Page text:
Then the credits arrive. In what appears to be one seamless shot, we are introduced (or reintroduced) to the crew of the Serenity. We get the full layout of the ship this way, and get a feel for the relationships between the characters. If you've seen Firefly, it's like coming home. For the uninitiated, it's a great introduction, and it only takes a few minutes to get settled. Both sequences highlight something about Joss Whedon's approach, which is what makes Serenity so great. Whedon is unpredictable, willing to do anything to advance the story. That means that our favorite characters aren't safe, and we really don't know what's around the next corner. It makes for a first-rate ride, some of the best sci-fi action since the original Star Wars trilogy. While the Firefly series brilliantly transported the western feel into space, Serenity takes that premise and turns it into something new.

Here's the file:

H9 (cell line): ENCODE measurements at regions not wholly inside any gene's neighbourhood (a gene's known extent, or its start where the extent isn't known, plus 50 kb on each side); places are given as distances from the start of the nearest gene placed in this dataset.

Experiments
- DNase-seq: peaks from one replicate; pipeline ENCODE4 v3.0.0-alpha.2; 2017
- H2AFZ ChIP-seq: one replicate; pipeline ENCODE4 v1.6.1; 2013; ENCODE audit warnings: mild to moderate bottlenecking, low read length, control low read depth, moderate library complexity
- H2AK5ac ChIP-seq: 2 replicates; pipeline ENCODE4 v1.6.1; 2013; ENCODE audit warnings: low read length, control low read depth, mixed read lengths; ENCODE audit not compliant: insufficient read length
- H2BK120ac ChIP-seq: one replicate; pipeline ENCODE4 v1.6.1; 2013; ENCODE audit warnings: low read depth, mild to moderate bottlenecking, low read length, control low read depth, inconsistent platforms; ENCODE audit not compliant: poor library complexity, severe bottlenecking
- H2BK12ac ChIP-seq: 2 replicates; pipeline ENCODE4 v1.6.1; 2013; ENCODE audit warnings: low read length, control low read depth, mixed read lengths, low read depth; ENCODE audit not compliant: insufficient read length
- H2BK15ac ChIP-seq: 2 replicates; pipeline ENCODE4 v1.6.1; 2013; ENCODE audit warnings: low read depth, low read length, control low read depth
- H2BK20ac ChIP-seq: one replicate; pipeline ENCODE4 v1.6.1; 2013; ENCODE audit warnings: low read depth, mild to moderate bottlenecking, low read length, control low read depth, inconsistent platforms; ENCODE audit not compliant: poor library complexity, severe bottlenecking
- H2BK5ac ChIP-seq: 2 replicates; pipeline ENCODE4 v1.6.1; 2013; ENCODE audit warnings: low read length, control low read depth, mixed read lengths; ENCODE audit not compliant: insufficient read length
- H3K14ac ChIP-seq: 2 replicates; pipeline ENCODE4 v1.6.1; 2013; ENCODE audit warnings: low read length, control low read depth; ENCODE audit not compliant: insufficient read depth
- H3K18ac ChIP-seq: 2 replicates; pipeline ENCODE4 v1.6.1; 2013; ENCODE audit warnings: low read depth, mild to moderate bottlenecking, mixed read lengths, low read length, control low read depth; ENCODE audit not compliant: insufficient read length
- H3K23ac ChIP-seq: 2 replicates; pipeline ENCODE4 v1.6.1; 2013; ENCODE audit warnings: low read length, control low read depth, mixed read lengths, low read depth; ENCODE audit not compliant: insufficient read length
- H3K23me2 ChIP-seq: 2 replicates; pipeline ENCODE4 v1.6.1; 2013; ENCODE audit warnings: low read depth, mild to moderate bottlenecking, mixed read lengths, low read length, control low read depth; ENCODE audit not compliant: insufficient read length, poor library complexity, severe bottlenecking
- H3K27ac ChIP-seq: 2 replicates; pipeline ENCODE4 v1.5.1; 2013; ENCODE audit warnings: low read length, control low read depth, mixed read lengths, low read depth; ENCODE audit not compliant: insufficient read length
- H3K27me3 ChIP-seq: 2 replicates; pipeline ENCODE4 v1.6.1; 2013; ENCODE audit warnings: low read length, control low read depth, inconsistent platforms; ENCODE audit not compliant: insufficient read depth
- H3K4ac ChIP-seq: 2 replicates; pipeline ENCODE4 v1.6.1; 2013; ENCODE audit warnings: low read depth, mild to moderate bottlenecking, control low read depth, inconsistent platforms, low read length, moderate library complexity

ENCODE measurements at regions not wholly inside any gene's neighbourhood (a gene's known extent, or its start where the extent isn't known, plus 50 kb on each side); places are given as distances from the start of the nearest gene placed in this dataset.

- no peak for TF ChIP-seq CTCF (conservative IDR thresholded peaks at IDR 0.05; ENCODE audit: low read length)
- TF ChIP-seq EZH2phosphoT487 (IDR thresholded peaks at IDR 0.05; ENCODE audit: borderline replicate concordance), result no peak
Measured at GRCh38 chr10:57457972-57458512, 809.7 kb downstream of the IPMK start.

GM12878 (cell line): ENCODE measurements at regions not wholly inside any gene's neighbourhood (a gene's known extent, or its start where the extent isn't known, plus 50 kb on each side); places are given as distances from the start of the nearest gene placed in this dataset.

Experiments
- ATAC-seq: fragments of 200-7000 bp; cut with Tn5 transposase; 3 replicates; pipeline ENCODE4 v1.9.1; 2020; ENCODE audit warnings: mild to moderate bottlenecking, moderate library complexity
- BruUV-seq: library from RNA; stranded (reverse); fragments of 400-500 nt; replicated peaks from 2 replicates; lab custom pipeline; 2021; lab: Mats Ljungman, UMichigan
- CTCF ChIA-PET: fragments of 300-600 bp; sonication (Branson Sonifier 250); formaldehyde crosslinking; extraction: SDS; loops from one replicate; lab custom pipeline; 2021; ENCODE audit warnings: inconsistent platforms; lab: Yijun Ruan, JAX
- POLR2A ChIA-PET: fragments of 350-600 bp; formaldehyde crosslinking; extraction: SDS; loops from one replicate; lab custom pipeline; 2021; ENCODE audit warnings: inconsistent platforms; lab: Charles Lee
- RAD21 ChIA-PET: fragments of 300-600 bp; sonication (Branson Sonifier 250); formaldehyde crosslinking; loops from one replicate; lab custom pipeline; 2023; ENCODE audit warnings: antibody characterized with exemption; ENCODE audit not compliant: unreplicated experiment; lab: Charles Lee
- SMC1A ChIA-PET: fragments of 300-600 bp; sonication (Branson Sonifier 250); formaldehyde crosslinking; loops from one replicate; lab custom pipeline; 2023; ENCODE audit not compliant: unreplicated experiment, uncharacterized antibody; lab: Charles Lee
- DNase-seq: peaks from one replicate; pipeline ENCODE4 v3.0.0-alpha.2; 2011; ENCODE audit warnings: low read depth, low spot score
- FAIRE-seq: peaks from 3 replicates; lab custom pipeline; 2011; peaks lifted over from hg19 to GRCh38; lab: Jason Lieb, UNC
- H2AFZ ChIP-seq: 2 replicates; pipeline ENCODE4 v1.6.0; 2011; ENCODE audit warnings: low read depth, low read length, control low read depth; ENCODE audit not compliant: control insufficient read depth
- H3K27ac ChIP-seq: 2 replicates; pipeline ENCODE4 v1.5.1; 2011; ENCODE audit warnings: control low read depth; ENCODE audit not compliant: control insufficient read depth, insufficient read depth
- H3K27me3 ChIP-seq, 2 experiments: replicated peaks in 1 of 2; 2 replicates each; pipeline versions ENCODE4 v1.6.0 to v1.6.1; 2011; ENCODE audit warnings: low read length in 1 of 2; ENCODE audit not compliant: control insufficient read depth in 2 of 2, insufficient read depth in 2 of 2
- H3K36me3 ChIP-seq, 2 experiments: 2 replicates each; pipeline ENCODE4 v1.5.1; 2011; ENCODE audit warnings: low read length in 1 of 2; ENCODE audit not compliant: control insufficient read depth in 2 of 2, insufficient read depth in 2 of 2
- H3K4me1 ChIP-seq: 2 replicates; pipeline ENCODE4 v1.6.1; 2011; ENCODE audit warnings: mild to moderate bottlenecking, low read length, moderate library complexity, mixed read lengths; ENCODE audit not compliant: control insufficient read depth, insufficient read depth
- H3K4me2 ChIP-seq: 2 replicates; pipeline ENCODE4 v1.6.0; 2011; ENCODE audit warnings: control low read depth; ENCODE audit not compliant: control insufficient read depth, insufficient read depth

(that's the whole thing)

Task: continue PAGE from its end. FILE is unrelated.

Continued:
This time around, the focus is on faith and belief. The operative is a man who believes so strongly in the creation of a perfect society that he's willing to do anything to bring it about. Mal has lost his beliefs, and has reached the point that he's willing to do things almost as bad because he doesn't have anything to fight for anymore. Over the course of the film, we find a balance between these two extremes, as Mal finds a reason to fight again and we get to dig into River's past and learn a lot more about the reavers as well.